Silence, however, was in Luara’s nature. Distance, unfortunately, was what the mortals knew her by. Not only was a Spirit in love, staggeringly, but she was Shy as well. What a mess. She tried sending gifts, but Kor was quiet too. That’s his shtick. The best she gave to him herself- by his gates she arrived, piously taking the form of a great, white wolf. Her loyalty to him- for it was (perhaps for love it has to be) a great loyalty- settling her into this form for the rest of her time. Lovers and poets, kings and scientists- All of them she shepherded to his hand, but never did he say a word. He nudged them on, through his silent gates, and she grew distraught. What if he thought them gifts from Freygoth? Or Theruz? Or, worst of all, Isuz!
It was in the middle of her pining Luara looked down. On this day her eye blared down upon the world, opened fully as was the convention for that time of month. It was days like this, of course, that dark things, mad things and, most importantly, desperate things, clawed their way from the undergrowth and howled to the sky. And Luara, for once, was banking on it. The Maehr were a group of Elves travelling to gain knowledge for their king. There’s another story- tragic and thoroughly longwinded- that tells of what evils befell them upon this journey, but it will be simple enough to say that, at its end, they were not in good shape. Their leader, Veluluai, had lost her mind alongside her people from the curse of some ancient evil and after an unfortunate instance involving murder, pillaging and mutilation they were cast away- banished to an empty isle with fading from existence their final punishment. Barely, very barely, Veluluai sunk her claws into what remained of her mind and drove it to pray. Her people, who were dying alongside their sanity, watched on mutley as their beloved Veluluai offered all she was for their minds- her body- her soul- her very own being- to any with power who were listening. Those with power, unfortunately, usually don’t listen. It was fortunate for Veluluai that Luara was. While it wasn’t exactly a fair deal, for Veluluai and her Maehr it was quite literally a godsend. What harm, surely, could do the moon, so beautiful and distant? It could have been quite a bit really. Thankfully Luara settled for their bodies and their souls. These she took- plucking from them their pure white skin and looking at it with a frown. No good. For Kor, she shrouded their moonlit skin in a cape of ebony, smooth as bone- Her moonlight, she decided, would be saved for him and only him. For Kor, she took their eyes; the green of Freygoth and the intelligence of Theruz were covered with the red of her Bloodmoon- They would look through the world with her ancient iris. For Kor, she marked their souls. Each one would be his as much as hers, and death would reach their kind for as long as time stretched on. For Kor, the Maehr became black, ashen, and beautiful. They were her gift- ivory turned ebony for the Spirit of Death.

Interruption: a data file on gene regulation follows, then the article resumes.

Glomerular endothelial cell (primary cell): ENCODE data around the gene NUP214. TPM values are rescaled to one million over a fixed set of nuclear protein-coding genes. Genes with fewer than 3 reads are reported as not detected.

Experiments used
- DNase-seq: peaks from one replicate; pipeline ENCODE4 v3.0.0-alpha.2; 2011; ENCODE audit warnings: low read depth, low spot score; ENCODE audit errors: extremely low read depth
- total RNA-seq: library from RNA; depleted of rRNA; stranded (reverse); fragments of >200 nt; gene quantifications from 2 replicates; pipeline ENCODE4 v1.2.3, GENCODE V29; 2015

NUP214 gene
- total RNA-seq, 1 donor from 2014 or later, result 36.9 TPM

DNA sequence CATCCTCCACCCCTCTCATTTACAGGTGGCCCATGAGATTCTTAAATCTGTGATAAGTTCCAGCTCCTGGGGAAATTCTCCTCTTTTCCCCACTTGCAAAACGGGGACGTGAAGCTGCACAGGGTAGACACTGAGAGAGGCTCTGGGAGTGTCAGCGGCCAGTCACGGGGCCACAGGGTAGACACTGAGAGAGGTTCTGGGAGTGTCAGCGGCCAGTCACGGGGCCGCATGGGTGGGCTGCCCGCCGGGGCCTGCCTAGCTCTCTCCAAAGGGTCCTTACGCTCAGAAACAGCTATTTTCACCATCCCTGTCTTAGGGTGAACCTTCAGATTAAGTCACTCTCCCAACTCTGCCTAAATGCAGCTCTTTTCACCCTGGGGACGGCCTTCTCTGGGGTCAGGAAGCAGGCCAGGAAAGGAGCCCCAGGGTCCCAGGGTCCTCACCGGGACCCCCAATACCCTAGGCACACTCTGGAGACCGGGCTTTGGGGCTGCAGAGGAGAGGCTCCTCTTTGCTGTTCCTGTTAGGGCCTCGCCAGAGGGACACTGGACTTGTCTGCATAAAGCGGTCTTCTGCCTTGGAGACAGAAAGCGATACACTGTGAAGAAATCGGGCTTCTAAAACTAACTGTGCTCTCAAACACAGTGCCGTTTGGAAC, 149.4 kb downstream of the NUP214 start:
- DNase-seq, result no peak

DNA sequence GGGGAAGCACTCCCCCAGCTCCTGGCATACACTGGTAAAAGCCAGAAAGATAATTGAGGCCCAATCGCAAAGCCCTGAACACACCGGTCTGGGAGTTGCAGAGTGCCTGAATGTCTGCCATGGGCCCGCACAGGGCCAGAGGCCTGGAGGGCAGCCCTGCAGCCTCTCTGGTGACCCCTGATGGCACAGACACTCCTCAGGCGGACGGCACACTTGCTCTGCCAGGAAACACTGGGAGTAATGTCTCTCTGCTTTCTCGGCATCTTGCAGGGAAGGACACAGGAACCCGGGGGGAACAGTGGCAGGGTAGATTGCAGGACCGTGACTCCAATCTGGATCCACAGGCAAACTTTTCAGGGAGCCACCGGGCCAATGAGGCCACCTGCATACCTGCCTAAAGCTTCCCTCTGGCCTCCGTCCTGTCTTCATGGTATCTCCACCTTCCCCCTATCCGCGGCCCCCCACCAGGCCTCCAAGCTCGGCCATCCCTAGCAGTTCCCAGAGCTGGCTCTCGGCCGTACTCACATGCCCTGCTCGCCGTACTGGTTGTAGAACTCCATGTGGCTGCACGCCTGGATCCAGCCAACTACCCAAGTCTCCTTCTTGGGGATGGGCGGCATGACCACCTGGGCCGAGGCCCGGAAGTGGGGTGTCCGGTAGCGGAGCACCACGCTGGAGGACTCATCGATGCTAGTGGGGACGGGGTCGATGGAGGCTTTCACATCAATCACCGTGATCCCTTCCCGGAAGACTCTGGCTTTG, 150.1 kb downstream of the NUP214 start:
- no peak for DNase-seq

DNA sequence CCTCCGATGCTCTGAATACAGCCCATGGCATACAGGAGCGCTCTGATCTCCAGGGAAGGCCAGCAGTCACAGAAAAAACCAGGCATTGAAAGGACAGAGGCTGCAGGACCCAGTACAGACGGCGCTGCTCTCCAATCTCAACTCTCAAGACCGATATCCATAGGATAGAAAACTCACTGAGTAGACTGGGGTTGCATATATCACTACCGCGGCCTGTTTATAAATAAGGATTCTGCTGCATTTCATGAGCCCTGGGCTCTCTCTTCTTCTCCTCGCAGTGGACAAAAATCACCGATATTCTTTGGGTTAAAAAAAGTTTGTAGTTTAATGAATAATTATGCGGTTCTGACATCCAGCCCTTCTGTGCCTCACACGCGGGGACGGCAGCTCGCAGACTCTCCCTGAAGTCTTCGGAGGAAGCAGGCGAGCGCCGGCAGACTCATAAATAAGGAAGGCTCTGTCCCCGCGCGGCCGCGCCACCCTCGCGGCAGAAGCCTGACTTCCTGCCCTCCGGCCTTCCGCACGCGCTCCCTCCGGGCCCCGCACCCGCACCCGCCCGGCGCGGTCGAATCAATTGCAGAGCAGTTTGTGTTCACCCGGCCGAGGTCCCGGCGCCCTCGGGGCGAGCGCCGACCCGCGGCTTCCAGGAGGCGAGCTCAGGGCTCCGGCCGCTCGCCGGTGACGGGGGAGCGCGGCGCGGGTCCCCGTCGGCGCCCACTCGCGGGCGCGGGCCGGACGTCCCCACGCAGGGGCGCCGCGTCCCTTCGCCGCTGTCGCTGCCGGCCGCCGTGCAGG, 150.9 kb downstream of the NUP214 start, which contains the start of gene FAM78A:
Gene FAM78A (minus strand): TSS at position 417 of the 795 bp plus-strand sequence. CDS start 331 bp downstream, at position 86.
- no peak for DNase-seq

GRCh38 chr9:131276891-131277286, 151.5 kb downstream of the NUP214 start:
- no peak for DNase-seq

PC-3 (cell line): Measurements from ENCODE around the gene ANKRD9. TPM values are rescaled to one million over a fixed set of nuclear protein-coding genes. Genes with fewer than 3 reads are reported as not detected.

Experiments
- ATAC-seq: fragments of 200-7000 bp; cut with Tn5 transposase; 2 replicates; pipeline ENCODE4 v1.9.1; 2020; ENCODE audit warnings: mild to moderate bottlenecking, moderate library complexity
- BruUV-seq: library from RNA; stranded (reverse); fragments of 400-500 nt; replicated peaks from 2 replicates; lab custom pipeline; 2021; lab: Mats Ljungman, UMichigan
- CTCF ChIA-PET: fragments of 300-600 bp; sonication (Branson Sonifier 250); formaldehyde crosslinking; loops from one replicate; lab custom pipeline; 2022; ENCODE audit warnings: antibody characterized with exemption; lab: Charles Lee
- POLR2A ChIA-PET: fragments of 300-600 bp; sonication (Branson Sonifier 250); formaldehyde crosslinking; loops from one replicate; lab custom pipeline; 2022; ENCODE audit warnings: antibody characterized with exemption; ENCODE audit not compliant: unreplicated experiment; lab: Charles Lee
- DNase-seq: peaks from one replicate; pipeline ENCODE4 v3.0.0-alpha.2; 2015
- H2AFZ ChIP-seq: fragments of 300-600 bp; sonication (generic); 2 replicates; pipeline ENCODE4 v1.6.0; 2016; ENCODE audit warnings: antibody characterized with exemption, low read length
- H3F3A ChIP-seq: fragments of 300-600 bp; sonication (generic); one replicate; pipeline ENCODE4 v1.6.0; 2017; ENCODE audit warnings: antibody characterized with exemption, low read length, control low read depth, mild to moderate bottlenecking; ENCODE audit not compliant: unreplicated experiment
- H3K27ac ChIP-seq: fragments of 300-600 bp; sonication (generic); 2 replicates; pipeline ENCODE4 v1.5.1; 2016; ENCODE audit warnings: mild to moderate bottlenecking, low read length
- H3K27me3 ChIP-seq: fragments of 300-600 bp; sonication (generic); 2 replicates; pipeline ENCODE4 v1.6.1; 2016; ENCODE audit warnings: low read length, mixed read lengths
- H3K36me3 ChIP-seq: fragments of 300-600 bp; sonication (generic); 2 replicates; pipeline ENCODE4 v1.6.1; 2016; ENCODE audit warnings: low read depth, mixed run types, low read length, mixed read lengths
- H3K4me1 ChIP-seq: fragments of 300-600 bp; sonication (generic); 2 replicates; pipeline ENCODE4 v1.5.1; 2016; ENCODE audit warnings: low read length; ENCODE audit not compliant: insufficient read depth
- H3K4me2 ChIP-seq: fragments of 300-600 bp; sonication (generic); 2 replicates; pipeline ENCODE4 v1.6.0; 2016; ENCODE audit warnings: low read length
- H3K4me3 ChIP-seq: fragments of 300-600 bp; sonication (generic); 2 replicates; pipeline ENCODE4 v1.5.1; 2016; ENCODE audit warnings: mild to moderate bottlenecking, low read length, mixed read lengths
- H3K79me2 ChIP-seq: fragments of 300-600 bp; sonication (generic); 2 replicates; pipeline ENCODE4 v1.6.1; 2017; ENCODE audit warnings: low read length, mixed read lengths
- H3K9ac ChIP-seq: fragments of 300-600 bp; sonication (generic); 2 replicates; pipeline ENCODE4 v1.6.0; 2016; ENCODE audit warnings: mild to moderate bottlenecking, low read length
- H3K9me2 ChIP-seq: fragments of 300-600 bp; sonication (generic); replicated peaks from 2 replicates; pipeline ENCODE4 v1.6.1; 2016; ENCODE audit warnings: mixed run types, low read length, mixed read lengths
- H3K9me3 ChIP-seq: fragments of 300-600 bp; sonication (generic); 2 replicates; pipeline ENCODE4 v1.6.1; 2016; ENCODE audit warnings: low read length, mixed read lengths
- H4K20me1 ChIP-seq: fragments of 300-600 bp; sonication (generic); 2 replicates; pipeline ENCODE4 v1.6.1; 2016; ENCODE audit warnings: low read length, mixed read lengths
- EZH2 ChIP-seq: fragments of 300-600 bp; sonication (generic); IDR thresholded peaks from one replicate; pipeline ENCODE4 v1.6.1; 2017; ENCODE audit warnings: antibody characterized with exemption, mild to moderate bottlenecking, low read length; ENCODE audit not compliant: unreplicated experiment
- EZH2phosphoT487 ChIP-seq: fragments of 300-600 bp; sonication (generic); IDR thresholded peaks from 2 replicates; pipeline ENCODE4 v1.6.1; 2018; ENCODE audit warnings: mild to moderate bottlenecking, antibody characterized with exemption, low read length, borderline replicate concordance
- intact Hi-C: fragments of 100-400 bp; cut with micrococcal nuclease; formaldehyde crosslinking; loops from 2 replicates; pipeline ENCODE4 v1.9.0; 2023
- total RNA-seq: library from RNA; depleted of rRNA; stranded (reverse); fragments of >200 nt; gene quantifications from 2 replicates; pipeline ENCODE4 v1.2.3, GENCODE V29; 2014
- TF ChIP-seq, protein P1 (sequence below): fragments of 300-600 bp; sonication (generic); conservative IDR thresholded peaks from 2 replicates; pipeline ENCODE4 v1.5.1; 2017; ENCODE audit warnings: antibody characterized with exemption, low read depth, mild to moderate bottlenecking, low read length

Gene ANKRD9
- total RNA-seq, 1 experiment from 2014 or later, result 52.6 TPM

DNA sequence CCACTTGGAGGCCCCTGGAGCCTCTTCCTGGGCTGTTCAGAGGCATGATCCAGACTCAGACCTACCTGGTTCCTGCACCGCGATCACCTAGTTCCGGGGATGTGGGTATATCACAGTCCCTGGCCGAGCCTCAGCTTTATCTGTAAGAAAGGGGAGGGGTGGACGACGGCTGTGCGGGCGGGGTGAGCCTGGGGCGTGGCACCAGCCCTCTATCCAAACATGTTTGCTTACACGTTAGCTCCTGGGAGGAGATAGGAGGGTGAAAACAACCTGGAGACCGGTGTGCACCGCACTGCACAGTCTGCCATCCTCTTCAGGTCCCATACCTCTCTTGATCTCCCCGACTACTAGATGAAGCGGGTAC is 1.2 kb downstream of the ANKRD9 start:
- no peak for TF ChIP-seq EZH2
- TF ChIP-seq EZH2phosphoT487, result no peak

Their minds returned to them, many of the Maehr managed to feel anguished with their new form. Their waking moments into the world of sanity were filled with horrified gasps-To what spirit had Veluluai given their souls? What cruel new curse had she set upon their bodies? Horrified they balked, and the beginnings of panic bled into this strange, new race of Elves. Under placid moonlight they wept for lost beauty.
Before it spread Veluluai set forth and calmed them with a word. This was her duty. Another price- an easier one, perhaps- she had payed to the Spirit of the Moon. To see your beauty, she told them, you need only look up. To see your life, she affirmed, you need only look forward. To see your soul, she stressed, you need only look within. And so it became that the Maehr dubbed themselves Dark Elves and civilised their reclusive isle, staying silent and distant from their past atrocities. During a lifetime Luara became a God to these, her prosperous gifts and, although she had of course intended for them to eventually die, it was with sorrow that she escorted the first of their dead to the gates of Kor. Eons upon eons shuddered as, with the Maehir by their side, the silence was broken between Death and the Moon.
The rest, in fact, is rather brief. Kor took the young Maehr in hand and, with a skeletal grin, beckoned the wolfish Luara by his side. She followed, of course, and always would. In the Ancestral realm Kor created a pocket to store Luara’s gifts- the Groth’Stroh- and by hand he took all of the Dark Elves when their time upon the mortal plane drew to a close. Luara, with Kor sharing the sentiment, never rushed this. With love like theirs, they could wait.